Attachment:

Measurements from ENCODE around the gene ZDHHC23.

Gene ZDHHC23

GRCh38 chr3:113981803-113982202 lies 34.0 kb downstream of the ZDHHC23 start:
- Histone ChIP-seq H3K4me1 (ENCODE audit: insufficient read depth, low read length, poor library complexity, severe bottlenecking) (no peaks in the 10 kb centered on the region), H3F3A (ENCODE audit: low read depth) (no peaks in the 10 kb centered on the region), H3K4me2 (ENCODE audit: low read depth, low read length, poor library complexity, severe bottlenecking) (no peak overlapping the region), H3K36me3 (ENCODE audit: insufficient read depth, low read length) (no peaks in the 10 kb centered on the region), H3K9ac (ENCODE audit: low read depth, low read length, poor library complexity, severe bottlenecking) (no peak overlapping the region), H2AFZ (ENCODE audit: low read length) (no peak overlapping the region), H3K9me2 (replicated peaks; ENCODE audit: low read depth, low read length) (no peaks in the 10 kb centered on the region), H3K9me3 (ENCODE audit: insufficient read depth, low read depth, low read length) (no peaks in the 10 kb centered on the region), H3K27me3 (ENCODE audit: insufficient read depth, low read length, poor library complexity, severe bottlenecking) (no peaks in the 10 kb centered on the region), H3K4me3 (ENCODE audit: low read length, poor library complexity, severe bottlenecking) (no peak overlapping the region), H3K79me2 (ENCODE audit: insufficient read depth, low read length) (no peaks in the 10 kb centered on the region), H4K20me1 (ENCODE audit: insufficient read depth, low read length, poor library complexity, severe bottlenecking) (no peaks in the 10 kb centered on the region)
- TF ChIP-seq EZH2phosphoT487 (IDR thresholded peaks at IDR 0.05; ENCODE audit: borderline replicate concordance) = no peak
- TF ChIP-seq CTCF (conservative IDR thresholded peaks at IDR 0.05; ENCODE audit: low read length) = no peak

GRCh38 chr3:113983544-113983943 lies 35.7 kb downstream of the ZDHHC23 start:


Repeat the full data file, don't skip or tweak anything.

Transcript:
Measurements from ENCODE around the gene ZDHHC23.

Gene ZDHHC23

GRCh38 chr3:113981803-113982202 lies 34.0 kb downstream of the ZDHHC23 start:
- Histone ChIP-seq H3K4me1 (ENCODE audit: insufficient read depth, low read length, poor library complexity, severe bottlenecking) (no peaks in the 10 kb centered on the region), H3F3A (ENCODE audit: low read depth) (no peaks in the 10 kb centered on the region), H3K4me2 (ENCODE audit: low read depth, low read length, poor library complexity, severe bottlenecking) (no peak overlapping the region), H3K36me3 (ENCODE audit: insufficient read depth, low read length) (no peaks in the 10 kb centered on the region), H3K9ac (ENCODE audit: low read depth, low read length, poor library complexity, severe bottlenecking) (no peak overlapping the region), H2AFZ (ENCODE audit: low read length) (no peak overlapping the region), H3K9me2 (replicated peaks; ENCODE audit: low read depth, low read length) (no peaks in the 10 kb centered on the region), H3K9me3 (ENCODE audit: insufficient read depth, low read depth, low read length) (no peaks in the 10 kb centered on the region), H3K27me3 (ENCODE audit: insufficient read depth, low read length, poor library complexity, severe bottlenecking) (no peaks in the 10 kb centered on the region), H3K4me3 (ENCODE audit: low read length, poor library complexity, severe bottlenecking) (no peak overlapping the region), H3K79me2 (ENCODE audit: insufficient read depth, low read length) (no peaks in the 10 kb centered on the region), H4K20me1 (ENCODE audit: insufficient read depth, low read length, poor library complexity, severe bottlenecking) (no peaks in the 10 kb centered on the region)
- TF ChIP-seq EZH2phosphoT487 (IDR thresholded peaks at IDR 0.05; ENCODE audit: borderline replicate concordance) = no peak
- TF ChIP-seq CTCF (conservative IDR thresholded peaks at IDR 0.05; ENCODE audit: low read length) = no peak

GRCh38 chr3:113983544-113983943 lies 35.7 kb downstream of the ZDHHC23 start: